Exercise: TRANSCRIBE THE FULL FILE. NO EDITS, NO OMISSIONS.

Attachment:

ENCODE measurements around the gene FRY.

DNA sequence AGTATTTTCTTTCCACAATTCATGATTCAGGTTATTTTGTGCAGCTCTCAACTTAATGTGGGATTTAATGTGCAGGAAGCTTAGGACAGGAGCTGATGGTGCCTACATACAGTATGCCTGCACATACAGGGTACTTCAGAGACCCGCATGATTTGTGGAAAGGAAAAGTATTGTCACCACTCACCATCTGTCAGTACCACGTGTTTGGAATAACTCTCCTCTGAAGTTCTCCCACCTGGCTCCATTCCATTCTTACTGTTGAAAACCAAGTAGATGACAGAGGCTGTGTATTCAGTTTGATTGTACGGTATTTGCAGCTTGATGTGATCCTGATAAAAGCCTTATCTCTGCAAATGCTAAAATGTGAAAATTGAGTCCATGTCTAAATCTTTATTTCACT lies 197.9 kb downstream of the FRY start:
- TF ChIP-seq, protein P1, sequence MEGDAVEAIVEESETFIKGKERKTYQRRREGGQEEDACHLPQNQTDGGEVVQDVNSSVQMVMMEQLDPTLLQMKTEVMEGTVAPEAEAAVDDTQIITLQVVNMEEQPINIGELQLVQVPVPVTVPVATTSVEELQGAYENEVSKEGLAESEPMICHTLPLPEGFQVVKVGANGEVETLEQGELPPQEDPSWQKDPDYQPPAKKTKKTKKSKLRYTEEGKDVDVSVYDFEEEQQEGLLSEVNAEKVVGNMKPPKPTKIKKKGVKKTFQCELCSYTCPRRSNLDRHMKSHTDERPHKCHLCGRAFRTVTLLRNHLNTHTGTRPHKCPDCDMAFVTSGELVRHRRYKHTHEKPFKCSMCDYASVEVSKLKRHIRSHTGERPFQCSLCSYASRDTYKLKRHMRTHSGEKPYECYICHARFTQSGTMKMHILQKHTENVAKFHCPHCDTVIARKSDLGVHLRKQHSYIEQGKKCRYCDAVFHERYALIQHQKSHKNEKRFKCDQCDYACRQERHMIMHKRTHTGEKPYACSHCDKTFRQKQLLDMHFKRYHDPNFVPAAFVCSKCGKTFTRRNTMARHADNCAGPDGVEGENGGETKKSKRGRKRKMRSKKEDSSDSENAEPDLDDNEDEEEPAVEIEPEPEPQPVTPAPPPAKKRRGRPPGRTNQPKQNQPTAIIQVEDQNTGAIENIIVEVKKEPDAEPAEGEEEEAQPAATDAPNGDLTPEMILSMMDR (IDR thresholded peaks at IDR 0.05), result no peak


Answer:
ENCODE measurements around the gene FRY.

DNA sequence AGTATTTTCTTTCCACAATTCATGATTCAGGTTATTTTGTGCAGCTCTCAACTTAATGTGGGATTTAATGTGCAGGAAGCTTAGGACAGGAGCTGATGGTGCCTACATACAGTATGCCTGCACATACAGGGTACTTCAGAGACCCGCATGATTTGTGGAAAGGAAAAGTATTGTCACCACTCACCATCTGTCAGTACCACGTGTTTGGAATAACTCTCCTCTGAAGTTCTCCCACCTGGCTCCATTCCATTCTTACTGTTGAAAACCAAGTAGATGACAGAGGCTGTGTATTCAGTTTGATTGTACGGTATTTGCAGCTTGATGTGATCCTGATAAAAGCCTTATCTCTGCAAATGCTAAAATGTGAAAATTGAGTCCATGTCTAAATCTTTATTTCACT lies 197.9 kb downstream of the FRY start:
- TF ChIP-seq, protein P1, sequence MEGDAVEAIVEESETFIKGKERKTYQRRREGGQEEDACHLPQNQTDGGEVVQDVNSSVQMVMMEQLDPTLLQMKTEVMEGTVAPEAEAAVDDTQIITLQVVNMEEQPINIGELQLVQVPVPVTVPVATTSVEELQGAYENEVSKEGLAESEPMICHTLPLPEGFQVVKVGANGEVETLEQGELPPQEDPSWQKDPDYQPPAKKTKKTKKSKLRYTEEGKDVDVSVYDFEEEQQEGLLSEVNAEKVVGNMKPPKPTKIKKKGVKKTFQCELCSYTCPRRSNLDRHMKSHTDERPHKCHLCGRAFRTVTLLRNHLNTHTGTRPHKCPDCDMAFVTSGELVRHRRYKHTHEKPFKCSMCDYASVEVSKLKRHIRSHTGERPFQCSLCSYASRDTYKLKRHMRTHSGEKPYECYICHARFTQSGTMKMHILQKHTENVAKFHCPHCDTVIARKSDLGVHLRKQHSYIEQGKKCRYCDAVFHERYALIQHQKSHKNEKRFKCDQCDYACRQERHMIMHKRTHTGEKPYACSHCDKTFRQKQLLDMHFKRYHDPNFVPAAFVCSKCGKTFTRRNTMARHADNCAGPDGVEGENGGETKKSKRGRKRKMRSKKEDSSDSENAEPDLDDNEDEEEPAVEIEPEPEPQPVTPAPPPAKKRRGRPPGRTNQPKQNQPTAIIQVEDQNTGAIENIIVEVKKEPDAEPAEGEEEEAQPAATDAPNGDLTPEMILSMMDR (IDR thresholded peaks at IDR 0.05), result no peak